The findings of journalist-soldier S. L. A. Marshall about combat fire ratios--particularly that in World War II less than 25 percent of American combat infantrymen in battle fired their weapons--have been controversial since Marshall published them in his 1947 book, Men Against Fire. (1) He continued to apply his methodology--the after-action, group interview with enlisted men--during the Korean War, where he concluded that more than half the front-line soldiers were firing their weapons. In the past 20 years, Marshall's controversial figures have come under more intensive attack, in part because, after his death in 1977, his papers did not include statistical analyses or more than a couple of the field notebooks produced during group interviews. (2) Yet Marshall continues to have supporters as well as detractors, and the controversy rages on, fueled by emotional beliefs, individual vested interests, missing documents, and absent statistics. (3)
One of the key questions concerns where Marshall obtained his figures about the ratio of fire, the proportion of a rifle unit firing its weapons in battle. Marshall claimed it was derived from his group after-action interviews, a method he developed as a field historian in World War II and which as a civilian journalist, Reserve officer, and military consultant, he employed and advocated for use by the US Army and later by the Israeli Defense Force. Although the ratio-of-fire figure was his most famous product, Marshall was proudest of his methodology--informal, open-ended, group interviews of enlisted personnel, as soon as possible after a particular combat action, to learn about the actual behavior of the soldiers in battle. Timing was sometimes but not always on his side. In the Pacific in November 1943, he was with G.I.'s when a forward unit at Makin Island in the Gilberts sustained a Japanese counterattack at night, and Marshall could interview American survivors the next day. But in the European Theater of Operations the following year, he was not able to interview the combat troops involved in the Normandy Invasion in June 1944 until several weeks afterward. (4) In each case, however, he would interview the men and, he said, take contemporaneous notes and later write up his report on the action.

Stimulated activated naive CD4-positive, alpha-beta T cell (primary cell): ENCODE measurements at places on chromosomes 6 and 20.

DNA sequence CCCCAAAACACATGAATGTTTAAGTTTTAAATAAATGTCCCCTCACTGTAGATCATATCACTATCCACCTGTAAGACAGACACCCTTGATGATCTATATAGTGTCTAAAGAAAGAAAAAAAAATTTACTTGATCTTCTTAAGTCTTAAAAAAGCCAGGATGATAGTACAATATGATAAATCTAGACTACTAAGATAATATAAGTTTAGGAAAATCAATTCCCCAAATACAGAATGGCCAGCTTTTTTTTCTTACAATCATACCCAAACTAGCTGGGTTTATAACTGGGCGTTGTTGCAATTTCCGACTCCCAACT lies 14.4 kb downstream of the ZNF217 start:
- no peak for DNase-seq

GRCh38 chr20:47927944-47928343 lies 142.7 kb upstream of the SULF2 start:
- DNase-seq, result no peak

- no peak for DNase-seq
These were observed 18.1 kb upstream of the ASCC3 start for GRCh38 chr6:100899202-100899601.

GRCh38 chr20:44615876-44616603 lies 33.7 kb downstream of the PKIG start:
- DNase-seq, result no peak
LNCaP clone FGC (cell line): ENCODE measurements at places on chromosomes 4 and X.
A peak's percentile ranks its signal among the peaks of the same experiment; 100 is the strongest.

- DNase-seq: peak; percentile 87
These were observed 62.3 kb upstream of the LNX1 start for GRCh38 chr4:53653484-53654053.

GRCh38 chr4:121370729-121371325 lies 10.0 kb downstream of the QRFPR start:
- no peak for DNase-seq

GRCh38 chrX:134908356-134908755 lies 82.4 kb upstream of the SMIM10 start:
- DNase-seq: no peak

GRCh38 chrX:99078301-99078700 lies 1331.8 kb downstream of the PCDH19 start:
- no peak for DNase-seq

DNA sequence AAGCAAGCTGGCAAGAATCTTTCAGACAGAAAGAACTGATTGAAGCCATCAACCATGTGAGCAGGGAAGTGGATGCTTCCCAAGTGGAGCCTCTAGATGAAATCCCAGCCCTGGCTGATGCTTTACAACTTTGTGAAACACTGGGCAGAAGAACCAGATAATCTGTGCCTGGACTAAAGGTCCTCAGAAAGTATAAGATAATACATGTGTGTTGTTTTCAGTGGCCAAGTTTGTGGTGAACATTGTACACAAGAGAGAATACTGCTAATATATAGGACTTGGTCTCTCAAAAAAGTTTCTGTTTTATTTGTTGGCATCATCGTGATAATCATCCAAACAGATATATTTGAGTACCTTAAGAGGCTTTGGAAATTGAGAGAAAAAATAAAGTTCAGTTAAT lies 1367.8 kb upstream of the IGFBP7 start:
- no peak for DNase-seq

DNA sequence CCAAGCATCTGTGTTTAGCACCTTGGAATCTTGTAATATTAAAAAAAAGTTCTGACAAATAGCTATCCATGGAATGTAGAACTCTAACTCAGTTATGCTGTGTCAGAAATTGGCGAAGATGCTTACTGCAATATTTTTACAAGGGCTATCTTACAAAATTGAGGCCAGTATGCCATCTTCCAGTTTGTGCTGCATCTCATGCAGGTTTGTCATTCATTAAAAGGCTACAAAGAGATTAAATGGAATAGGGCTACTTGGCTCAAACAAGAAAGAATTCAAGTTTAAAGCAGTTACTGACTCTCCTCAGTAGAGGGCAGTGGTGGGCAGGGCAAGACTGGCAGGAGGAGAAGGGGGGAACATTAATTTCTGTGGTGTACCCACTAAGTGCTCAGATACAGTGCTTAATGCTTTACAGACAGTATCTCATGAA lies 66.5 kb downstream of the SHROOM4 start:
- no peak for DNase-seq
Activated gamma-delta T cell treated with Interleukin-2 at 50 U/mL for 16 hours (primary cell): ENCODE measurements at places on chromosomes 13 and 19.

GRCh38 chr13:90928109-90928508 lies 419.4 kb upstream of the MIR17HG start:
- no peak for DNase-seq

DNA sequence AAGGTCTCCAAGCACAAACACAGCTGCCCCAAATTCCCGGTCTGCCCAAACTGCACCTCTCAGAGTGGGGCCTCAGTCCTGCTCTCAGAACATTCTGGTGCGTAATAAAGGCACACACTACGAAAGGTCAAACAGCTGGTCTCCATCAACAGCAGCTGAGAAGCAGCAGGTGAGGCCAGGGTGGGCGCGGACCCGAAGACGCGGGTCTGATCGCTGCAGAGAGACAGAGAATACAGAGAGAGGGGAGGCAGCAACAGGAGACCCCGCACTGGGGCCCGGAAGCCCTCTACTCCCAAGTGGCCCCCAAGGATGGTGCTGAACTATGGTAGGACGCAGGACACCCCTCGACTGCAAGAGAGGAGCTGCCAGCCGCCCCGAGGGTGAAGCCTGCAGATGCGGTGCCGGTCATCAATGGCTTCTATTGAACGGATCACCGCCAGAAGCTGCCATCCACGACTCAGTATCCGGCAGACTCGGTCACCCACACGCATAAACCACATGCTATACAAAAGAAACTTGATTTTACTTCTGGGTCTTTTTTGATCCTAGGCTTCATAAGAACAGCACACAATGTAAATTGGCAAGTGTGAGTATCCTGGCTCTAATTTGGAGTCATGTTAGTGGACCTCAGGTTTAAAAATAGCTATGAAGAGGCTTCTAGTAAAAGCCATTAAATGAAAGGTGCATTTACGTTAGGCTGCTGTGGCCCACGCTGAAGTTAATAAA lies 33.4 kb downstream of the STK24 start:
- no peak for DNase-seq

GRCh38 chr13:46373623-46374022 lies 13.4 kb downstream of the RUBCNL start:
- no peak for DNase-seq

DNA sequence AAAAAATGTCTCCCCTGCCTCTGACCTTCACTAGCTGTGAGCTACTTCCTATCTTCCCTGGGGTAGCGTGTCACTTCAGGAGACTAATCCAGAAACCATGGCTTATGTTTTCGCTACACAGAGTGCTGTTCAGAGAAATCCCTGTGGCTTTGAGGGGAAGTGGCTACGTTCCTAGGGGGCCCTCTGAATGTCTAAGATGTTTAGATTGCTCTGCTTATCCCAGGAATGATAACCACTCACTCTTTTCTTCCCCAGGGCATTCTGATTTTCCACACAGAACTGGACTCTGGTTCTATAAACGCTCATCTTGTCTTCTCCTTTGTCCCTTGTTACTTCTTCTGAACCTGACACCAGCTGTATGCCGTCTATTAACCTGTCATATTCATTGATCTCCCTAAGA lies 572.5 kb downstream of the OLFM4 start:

The following oral history provides some fresh insights into Marshall's methodology and findings. It also raises troubling questions about the reliability of Marshall's statistics on fire ratios.
The oral history comes from a citizen-soldier, Frank J. Brennan, Jr., now a retired high school and community college history instructor and administrator. As a young junior officer in Korea in 1953, Brennan accompanied S. L. A. Marshall on some of the journalist's after-action group interviews along the Main Line of Resistance, including the Battle of Pork Chop Hill.
A native of New Brunswick, New Jersey, Brennan graduated from Rutgers in the spring of 1951 with a B.A. in journalism. Having completed ROTC, he received a commission as a second lieutenant in the infantry. After additional training, including Infantry School at Fort Benning, Georgia (where Marshall's Men Against Fire was among the required reading), and in Japan, he arrived in Korea in May 1952, assigned to the 7th Infantry Division, a Regular Army division that had been fighting in Korea since September 1950. Lieutenant Brennan was sent to the front line with the 32d Infantry Regiment in the 7th Infantry Division's central sector near the 38th Parallel. For six weeks on the line, he served as a rifle platoon leader. His unit was engaged in patrols and in repelling attacks on its position along the Main Line of Resistance.
Perhaps partly because of his journalism degree, Brennan was assigned to G-3 (Operations) at Headquarters, 7th Infantry Division, in late July 1952. He was subsequently promoted to first lieutenant. At G-3, Brennan's main responsibility was to prepare the monthly reports of the division's activity and send them directly to Washington, D. …